Sadly in 2017, their tech stack is falling apart, they have no meaningful ML/AI strategy, the agencies/corporation cannot be fooled any longer, and employees have suddenly realized that the stock (without an IPO in sight) might be worthless and have begun leaving.
Finally the political environment along association with Thiel isn't helping them make any new friends.
Having known several people who work or were hired at Palantir, I can assure you it probably has the worst overconfident brogrammer culture. So much so that I truly hope no US government agency is using them for critical functions because its nothing more than hot air.
I remember thinking that sounds like a good way to build a below-average team that seems very impressive from the outside. When you look at what they're doing, this strategy actually starts to make a lot of sense.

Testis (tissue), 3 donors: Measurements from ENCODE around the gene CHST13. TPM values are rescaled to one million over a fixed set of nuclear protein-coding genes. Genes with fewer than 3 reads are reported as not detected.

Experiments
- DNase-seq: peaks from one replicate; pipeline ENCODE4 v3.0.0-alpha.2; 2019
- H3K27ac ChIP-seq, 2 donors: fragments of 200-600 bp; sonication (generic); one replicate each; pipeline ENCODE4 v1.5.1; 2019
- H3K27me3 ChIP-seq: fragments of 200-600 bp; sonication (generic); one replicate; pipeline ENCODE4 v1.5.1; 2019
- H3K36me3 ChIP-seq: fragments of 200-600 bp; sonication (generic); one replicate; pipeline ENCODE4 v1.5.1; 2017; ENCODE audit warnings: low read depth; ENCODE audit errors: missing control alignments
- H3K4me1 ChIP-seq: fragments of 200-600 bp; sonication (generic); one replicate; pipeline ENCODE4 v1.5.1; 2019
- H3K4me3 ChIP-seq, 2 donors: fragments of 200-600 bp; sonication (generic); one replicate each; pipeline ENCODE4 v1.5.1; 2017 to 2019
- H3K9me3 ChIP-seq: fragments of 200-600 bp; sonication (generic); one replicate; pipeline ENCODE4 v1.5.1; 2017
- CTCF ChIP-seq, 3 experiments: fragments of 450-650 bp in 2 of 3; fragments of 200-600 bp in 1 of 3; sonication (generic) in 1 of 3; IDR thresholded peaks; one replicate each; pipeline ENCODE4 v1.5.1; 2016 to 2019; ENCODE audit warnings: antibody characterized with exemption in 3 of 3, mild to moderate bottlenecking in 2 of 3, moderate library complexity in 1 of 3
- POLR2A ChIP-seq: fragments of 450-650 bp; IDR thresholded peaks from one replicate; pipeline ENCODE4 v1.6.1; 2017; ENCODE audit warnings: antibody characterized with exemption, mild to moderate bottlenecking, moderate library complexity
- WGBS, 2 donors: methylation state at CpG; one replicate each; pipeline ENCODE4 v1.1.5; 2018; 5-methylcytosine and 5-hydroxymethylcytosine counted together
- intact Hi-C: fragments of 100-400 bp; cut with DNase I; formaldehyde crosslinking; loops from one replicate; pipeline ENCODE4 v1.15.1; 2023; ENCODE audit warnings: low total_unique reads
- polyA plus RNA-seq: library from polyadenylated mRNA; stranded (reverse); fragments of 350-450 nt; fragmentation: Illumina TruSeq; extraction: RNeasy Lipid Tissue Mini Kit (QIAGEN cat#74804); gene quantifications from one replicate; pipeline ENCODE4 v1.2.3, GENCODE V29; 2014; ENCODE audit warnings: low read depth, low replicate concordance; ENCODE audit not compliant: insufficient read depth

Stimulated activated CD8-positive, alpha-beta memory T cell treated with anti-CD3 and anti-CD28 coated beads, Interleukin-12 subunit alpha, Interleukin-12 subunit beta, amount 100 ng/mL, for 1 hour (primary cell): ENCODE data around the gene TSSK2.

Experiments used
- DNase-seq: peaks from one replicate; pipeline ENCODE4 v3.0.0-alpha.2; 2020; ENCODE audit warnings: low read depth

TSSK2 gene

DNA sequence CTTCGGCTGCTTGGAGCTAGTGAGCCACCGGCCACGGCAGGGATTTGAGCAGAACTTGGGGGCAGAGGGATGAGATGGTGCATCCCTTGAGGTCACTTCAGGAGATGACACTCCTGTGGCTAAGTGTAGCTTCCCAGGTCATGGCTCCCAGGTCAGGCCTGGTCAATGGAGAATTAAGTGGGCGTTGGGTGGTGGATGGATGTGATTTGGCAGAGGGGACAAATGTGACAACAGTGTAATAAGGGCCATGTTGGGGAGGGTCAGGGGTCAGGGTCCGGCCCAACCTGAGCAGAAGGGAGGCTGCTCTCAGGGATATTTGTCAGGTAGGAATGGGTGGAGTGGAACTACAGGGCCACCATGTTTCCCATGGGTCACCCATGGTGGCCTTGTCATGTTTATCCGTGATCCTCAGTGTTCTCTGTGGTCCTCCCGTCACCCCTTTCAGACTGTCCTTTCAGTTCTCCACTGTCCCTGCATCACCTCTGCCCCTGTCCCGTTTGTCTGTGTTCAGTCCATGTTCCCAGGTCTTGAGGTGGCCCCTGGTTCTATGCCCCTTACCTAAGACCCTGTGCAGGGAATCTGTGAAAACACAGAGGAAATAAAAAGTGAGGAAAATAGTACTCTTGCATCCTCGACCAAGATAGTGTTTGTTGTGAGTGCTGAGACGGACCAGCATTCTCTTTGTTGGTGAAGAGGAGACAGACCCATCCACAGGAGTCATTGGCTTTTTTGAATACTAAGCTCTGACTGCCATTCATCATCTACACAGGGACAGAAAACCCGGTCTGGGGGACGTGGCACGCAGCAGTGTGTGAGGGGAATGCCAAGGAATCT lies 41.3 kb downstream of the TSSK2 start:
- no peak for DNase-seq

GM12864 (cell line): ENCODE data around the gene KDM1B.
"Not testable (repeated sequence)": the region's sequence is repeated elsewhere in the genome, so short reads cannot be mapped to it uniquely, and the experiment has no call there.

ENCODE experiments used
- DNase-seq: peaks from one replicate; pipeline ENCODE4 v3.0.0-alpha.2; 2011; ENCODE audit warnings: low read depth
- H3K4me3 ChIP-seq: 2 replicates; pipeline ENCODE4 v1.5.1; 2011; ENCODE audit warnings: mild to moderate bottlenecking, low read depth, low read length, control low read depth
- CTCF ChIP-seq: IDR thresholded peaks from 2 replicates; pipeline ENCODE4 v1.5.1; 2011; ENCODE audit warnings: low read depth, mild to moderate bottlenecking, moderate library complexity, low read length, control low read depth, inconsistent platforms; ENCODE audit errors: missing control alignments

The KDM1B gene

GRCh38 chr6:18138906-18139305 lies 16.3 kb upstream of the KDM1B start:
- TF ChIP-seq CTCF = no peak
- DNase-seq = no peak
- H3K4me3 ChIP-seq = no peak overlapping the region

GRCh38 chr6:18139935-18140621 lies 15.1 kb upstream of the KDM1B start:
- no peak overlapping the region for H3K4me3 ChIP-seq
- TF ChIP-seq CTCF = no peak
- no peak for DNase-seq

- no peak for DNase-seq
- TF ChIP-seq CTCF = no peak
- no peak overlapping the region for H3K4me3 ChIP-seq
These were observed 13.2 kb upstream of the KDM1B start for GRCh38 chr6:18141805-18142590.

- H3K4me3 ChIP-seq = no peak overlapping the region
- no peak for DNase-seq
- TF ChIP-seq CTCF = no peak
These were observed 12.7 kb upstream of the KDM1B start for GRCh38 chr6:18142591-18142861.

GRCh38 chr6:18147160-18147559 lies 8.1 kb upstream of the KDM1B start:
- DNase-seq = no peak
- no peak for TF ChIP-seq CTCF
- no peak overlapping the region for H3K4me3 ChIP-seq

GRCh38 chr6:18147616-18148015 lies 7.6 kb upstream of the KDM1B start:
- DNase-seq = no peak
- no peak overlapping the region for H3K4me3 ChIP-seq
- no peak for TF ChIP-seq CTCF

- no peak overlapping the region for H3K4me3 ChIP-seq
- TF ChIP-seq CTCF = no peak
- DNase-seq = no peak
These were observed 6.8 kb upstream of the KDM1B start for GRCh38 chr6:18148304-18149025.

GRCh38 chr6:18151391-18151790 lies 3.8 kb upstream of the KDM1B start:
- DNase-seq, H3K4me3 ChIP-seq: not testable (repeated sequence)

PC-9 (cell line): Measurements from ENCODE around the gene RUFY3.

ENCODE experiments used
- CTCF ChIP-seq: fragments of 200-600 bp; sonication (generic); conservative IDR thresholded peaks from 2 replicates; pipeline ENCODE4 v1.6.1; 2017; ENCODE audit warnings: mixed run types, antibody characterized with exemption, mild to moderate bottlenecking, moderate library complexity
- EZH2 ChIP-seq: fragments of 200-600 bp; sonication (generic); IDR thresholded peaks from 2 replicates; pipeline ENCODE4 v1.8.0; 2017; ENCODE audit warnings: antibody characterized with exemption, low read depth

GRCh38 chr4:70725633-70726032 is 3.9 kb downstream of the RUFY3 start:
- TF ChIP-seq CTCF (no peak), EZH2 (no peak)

They're selling a product that's somewhat incomprehensible. The value of that product is very difficult to measure, due to both its complexity and the "how do you put a dollar figure on social impact"-factor.
They're selling that product to government agencies, which probably can't properly evaluate that kind of purchase and don't care much about cost or ROI (due to government's inherently inefficient incentive structures). Credentials matter for winning contracts, because if you're the person who makes that decision, credentials and prestige are something tangible you can point to and prove you did your job.